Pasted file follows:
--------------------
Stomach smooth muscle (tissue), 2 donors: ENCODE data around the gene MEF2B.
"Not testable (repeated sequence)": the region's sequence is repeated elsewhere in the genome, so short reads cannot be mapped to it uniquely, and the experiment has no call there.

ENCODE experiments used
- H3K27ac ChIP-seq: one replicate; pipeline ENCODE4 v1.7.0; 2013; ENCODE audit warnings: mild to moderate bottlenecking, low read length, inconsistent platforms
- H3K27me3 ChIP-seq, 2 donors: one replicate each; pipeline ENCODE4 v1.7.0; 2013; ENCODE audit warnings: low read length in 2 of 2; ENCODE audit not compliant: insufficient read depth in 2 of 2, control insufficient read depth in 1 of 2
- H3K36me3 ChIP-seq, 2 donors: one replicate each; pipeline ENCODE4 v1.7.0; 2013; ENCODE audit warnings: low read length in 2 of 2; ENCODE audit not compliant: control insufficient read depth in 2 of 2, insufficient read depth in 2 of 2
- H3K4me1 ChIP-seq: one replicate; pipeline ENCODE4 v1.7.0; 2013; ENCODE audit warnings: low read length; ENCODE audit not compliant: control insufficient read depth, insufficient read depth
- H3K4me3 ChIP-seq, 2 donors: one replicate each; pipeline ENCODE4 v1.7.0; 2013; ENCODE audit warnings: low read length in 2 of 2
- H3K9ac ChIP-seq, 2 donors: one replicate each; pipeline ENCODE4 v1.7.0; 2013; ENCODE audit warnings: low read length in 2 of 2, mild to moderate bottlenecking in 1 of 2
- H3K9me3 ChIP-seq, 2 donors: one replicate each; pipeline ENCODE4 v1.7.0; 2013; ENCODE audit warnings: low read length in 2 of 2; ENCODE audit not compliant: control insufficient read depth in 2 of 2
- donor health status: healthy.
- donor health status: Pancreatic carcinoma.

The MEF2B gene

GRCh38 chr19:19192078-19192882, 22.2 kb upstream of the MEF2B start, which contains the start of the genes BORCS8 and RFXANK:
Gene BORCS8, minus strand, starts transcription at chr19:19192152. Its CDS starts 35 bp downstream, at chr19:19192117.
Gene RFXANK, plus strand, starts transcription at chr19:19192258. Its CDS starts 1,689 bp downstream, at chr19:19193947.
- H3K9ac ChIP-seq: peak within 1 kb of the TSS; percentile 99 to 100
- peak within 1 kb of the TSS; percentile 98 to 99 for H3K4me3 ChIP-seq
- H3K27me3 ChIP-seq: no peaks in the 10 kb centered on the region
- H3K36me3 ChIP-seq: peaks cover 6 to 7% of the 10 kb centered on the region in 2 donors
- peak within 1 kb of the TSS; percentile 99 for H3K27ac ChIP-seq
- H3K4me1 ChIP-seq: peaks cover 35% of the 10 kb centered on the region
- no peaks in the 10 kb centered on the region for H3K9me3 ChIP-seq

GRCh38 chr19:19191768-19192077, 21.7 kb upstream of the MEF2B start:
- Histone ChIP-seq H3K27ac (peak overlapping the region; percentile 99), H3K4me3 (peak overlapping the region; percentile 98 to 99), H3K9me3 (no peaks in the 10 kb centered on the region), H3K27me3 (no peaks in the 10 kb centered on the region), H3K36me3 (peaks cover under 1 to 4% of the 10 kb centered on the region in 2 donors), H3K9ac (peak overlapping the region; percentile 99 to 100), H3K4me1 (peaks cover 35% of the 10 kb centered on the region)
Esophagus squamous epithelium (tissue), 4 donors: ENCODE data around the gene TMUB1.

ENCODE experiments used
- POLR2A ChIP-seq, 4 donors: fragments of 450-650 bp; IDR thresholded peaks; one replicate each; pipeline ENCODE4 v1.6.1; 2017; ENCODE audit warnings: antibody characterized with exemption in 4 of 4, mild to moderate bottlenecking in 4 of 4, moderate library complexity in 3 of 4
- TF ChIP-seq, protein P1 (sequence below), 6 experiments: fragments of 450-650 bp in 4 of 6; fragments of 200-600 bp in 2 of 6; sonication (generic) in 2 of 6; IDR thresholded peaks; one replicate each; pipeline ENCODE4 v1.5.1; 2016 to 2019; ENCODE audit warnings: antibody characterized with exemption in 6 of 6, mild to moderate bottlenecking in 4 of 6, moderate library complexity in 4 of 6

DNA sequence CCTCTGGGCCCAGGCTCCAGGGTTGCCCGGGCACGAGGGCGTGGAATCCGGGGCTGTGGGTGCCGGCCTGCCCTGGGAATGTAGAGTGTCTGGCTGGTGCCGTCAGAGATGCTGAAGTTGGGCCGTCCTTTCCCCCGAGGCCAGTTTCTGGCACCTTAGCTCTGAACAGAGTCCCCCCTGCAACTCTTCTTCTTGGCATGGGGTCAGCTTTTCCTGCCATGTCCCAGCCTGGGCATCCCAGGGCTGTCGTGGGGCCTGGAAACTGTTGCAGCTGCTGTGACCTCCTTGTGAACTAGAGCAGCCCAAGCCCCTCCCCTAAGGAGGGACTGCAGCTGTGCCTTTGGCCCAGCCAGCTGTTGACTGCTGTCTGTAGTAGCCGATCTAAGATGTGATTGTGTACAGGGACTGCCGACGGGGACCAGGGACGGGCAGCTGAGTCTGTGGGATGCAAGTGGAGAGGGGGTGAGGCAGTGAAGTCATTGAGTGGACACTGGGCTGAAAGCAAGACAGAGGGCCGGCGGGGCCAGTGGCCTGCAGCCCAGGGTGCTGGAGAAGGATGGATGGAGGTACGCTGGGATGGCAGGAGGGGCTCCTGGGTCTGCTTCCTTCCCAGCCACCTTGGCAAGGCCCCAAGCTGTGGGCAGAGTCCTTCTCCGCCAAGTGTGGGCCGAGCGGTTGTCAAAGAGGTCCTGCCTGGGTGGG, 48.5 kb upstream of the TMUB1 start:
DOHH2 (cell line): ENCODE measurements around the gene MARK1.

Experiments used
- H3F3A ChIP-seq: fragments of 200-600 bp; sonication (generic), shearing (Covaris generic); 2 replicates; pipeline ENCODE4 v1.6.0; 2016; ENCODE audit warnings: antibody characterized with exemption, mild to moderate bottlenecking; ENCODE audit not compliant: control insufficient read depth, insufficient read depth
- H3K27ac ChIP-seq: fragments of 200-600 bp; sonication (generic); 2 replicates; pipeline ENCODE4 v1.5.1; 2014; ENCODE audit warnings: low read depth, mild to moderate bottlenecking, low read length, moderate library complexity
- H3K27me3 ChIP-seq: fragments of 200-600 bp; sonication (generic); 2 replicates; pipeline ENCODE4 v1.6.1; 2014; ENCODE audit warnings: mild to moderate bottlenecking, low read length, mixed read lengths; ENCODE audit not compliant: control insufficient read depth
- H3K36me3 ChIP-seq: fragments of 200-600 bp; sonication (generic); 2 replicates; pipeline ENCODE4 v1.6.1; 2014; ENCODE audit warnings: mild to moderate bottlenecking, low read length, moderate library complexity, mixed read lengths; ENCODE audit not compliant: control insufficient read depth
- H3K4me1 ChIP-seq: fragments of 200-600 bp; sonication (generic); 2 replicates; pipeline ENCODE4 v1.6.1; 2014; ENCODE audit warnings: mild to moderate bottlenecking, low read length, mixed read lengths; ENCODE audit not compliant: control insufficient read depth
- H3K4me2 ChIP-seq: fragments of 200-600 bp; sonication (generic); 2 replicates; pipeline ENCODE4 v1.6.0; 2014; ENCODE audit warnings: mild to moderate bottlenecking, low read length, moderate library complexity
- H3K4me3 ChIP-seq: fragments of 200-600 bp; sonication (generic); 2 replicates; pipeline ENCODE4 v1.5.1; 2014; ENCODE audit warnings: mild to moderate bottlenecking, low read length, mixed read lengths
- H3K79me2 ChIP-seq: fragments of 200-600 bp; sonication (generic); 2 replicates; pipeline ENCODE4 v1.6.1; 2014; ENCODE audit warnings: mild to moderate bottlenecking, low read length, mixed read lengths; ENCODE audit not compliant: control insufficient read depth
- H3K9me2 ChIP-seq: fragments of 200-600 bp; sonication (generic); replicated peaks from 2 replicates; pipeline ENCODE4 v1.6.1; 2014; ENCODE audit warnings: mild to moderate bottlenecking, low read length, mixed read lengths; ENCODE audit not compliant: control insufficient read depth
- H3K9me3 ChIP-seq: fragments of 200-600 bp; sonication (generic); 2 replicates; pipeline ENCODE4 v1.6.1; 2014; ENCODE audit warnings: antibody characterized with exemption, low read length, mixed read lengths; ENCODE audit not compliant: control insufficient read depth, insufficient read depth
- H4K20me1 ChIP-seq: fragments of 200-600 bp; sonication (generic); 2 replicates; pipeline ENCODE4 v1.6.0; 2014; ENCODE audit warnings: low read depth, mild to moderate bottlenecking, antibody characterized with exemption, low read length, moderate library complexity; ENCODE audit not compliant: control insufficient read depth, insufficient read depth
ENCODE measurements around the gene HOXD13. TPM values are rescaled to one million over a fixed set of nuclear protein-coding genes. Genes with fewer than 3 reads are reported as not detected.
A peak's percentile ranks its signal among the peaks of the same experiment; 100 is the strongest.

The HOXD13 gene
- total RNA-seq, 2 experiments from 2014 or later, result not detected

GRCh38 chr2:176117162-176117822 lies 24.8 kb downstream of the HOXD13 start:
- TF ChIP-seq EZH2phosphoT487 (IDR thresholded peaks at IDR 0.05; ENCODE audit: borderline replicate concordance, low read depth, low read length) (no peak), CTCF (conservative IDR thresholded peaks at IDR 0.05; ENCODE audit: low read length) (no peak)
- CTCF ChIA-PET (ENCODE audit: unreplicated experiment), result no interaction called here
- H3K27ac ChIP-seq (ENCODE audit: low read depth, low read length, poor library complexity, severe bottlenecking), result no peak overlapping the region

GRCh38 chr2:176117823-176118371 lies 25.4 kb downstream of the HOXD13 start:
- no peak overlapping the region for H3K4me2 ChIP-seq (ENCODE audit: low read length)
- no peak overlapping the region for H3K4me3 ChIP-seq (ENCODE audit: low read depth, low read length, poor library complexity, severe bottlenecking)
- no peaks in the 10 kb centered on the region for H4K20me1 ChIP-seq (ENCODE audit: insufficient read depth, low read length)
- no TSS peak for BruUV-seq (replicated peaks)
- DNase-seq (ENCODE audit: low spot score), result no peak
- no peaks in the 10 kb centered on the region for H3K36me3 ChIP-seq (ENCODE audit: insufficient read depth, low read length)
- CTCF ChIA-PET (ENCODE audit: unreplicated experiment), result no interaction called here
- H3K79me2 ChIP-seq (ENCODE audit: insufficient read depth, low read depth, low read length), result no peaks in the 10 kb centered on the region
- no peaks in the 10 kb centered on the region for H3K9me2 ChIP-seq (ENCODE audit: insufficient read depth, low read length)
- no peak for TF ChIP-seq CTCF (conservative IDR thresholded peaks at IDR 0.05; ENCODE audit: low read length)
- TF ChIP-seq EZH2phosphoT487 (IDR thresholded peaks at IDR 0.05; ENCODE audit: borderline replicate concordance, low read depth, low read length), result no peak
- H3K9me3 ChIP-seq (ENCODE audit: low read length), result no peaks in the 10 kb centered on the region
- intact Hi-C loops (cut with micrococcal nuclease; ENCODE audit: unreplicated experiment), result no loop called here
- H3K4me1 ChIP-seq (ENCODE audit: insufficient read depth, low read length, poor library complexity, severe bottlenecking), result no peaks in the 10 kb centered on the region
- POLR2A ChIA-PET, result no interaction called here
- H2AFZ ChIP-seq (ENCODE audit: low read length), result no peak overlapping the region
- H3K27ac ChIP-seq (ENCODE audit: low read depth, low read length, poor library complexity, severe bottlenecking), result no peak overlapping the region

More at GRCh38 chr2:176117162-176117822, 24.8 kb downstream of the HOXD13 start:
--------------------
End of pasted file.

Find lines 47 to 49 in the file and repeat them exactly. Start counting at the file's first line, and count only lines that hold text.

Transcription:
- total RNA-seq, 2 experiments from 2014 or later, result not detected

GRCh38 chr2:176117162-176117822 lies 24.8 kb downstream of the HOXD13 start:
- TF ChIP-seq EZH2phosphoT487 (IDR thresholded peaks at IDR 0.05; ENCODE audit: borderline replicate concordance, low read depth, low read length) (no peak), CTCF (conservative IDR thresholded peaks at IDR 0.05; ENCODE audit: low read length) (no peak)